If he wants to turn that accountability into victories, he’d better get started on maximizing the production of all the other guys on the roster not named Williams or Kirk—a group that plays fine defense but doesn't score much.
The Tigers return a loaded backcourt, featuring three senior stars, so an obvious question as practice began was whether there would be room for Missouri transfer Michael Dixon, Jr.
According to Jason Smith of The Memphis Commercial Appeal, Dixon’s incorporation into the perimeter corps is going smoothly, thanks in part to his own unselfish attitude.
Dixon isn’t the only transfer who’s turning heads in Memphis, either. Former George Washington forward David Pellom has also looked sharp, giving coach Josh Pastner a safety net if freshman Austin Nichols isn’t ready for prime time right away.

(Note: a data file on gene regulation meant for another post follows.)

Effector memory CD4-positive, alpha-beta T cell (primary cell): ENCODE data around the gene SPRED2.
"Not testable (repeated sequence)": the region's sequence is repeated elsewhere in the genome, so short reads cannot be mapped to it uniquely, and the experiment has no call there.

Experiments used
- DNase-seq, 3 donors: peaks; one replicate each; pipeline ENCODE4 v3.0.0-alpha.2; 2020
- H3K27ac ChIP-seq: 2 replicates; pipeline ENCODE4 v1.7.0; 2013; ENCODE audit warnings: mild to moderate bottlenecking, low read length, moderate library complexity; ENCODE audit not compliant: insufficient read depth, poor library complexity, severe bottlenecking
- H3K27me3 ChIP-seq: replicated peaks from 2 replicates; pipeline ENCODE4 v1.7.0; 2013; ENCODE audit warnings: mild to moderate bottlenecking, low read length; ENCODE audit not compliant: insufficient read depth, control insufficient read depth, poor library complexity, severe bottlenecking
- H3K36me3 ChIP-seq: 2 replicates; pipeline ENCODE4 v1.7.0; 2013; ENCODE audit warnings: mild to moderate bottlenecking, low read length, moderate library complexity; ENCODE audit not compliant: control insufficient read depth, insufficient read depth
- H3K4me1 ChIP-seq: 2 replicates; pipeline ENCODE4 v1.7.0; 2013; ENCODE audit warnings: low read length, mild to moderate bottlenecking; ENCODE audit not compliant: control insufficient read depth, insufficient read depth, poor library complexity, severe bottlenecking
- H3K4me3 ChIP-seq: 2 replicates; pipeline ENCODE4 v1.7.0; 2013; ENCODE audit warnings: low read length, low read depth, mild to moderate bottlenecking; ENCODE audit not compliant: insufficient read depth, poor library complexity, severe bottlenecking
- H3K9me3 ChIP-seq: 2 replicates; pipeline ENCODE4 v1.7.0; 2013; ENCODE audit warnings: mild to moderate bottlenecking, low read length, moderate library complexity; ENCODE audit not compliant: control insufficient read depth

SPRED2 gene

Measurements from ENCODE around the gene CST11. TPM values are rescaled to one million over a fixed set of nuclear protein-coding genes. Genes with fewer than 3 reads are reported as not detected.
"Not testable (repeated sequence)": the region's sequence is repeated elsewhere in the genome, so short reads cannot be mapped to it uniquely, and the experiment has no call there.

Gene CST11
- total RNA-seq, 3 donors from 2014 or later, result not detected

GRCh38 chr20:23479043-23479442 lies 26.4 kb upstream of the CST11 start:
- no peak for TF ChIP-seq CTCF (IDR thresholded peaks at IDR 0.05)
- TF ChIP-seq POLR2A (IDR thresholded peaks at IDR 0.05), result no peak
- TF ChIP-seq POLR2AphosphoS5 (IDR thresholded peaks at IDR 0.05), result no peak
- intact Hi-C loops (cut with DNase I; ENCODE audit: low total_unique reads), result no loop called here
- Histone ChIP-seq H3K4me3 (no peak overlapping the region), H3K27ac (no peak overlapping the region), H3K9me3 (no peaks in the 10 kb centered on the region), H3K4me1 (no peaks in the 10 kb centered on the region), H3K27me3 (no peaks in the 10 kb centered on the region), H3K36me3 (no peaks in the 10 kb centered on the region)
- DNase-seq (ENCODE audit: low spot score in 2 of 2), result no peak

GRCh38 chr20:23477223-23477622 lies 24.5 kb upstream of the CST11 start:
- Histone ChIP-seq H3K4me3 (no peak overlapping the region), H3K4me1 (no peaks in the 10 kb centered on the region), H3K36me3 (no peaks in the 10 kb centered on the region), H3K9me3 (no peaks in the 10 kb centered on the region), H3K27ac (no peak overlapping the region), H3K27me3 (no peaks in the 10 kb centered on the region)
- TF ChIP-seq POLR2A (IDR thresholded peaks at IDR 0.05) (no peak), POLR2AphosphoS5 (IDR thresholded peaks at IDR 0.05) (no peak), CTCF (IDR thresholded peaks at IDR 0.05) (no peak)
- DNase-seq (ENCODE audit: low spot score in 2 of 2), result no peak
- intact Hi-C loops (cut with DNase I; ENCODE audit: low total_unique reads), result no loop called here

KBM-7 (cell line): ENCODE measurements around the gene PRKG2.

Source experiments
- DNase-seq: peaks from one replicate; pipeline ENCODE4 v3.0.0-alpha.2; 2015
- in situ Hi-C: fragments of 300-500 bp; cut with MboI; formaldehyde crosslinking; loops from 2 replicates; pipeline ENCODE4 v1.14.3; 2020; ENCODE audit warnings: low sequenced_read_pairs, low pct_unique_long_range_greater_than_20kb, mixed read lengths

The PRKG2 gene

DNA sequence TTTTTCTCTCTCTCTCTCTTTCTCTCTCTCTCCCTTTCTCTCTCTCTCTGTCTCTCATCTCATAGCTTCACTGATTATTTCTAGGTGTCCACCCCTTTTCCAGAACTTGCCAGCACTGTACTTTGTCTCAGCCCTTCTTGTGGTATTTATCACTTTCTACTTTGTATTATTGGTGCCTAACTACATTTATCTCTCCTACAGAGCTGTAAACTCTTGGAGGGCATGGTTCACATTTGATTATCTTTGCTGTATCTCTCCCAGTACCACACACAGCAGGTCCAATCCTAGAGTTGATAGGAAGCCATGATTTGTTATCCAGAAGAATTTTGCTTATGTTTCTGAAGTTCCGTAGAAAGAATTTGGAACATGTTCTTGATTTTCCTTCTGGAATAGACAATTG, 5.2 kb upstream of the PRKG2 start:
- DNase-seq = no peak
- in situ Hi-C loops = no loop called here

The biggest question mark coming into the season for Shaka Smart and the Rams was how to compensate for Darius Theus’ graduation.
In addition to being a brilliant defensive point guard, the heady Theus was a much-needed steadying influence on VCU’s inconsistent half-court offense.
Although Briante Weber is still expected to take over the starting job in Theus’ absence, Smart now has a backup plan in place if his defensive whiz isn’t quite ready to run the offense.
According to Jeff Borzello of CBS Sports, senior Rob Brandenberg, a career wing, has looked comfortable handling the PG duties in practice. He will certainly see some minutes in that role over the course of the season.